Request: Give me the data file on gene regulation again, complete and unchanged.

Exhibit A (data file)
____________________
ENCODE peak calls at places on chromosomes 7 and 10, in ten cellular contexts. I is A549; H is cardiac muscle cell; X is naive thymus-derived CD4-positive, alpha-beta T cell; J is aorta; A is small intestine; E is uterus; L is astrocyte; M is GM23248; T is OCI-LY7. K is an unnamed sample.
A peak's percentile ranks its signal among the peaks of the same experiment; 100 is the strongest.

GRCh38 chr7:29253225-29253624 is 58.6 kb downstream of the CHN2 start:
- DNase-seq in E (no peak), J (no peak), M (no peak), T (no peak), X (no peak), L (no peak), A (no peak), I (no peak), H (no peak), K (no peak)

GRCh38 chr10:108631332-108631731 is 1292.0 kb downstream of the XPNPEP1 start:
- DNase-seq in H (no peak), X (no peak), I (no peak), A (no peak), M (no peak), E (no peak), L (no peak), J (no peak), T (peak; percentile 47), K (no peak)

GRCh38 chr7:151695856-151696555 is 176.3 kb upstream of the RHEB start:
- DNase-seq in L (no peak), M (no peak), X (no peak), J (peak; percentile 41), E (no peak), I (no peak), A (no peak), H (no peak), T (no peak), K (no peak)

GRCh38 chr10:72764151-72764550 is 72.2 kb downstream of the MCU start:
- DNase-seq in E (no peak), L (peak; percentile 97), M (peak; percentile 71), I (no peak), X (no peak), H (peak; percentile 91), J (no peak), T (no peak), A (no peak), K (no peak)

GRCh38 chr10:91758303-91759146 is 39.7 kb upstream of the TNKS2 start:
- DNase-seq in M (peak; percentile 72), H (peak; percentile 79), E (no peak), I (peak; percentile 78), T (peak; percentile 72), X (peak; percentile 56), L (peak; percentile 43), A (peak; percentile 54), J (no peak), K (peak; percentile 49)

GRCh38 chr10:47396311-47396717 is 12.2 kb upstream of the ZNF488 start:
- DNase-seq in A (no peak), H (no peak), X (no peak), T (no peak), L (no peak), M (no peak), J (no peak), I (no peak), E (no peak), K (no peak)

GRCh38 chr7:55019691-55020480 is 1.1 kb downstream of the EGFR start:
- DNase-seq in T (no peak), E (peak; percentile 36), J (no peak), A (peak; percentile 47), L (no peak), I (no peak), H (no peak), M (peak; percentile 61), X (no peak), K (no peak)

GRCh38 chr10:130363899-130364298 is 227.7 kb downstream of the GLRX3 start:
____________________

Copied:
ENCODE peak calls at places on chromosomes 7 and 10, in ten cellular contexts. I is A549; H is cardiac muscle cell; X is naive thymus-derived CD4-positive, alpha-beta T cell; J is aorta; A is small intestine; E is uterus; L is astrocyte; M is GM23248; T is OCI-LY7. K is an unnamed sample.
A peak's percentile ranks its signal among the peaks of the same experiment; 100 is the strongest.

GRCh38 chr7:29253225-29253624 is 58.6 kb downstream of the CHN2 start:
- DNase-seq in E (no peak), J (no peak), M (no peak), T (no peak), X (no peak), L (no peak), A (no peak), I (no peak), H (no peak), K (no peak)

GRCh38 chr10:108631332-108631731 is 1292.0 kb downstream of the XPNPEP1 start:
- DNase-seq in H (no peak), X (no peak), I (no peak), A (no peak), M (no peak), E (no peak), L (no peak), J (no peak), T (peak; percentile 47), K (no peak)

GRCh38 chr7:151695856-151696555 is 176.3 kb upstream of the RHEB start:
- DNase-seq in L (no peak), M (no peak), X (no peak), J (peak; percentile 41), E (no peak), I (no peak), A (no peak), H (no peak), T (no peak), K (no peak)

GRCh38 chr10:72764151-72764550 is 72.2 kb downstream of the MCU start:
- DNase-seq in E (no peak), L (peak; percentile 97), M (peak; percentile 71), I (no peak), X (no peak), H (peak; percentile 91), J (no peak), T (no peak), A (no peak), K (no peak)

GRCh38 chr10:91758303-91759146 is 39.7 kb upstream of the TNKS2 start:
- DNase-seq in M (peak; percentile 72), H (peak; percentile 79), E (no peak), I (peak; percentile 78), T (peak; percentile 72), X (peak; percentile 56), L (peak; percentile 43), A (peak; percentile 54), J (no peak), K (peak; percentile 49)

GRCh38 chr10:47396311-47396717 is 12.2 kb upstream of the ZNF488 start:
- DNase-seq in A (no peak), H (no peak), X (no peak), T (no peak), L (no peak), M (no peak), J (no peak), I (no peak), E (no peak), K (no peak)

GRCh38 chr7:55019691-55020480 is 1.1 kb downstream of the EGFR start:
- DNase-seq in T (no peak), E (peak; percentile 36), J (no peak), A (peak; percentile 47), L (no peak), I (no peak), H (no peak), M (peak; percentile 61), X (no peak), K (no peak)

GRCh38 chr10:130363899-130364298 is 227.7 kb downstream of the GLRX3 start: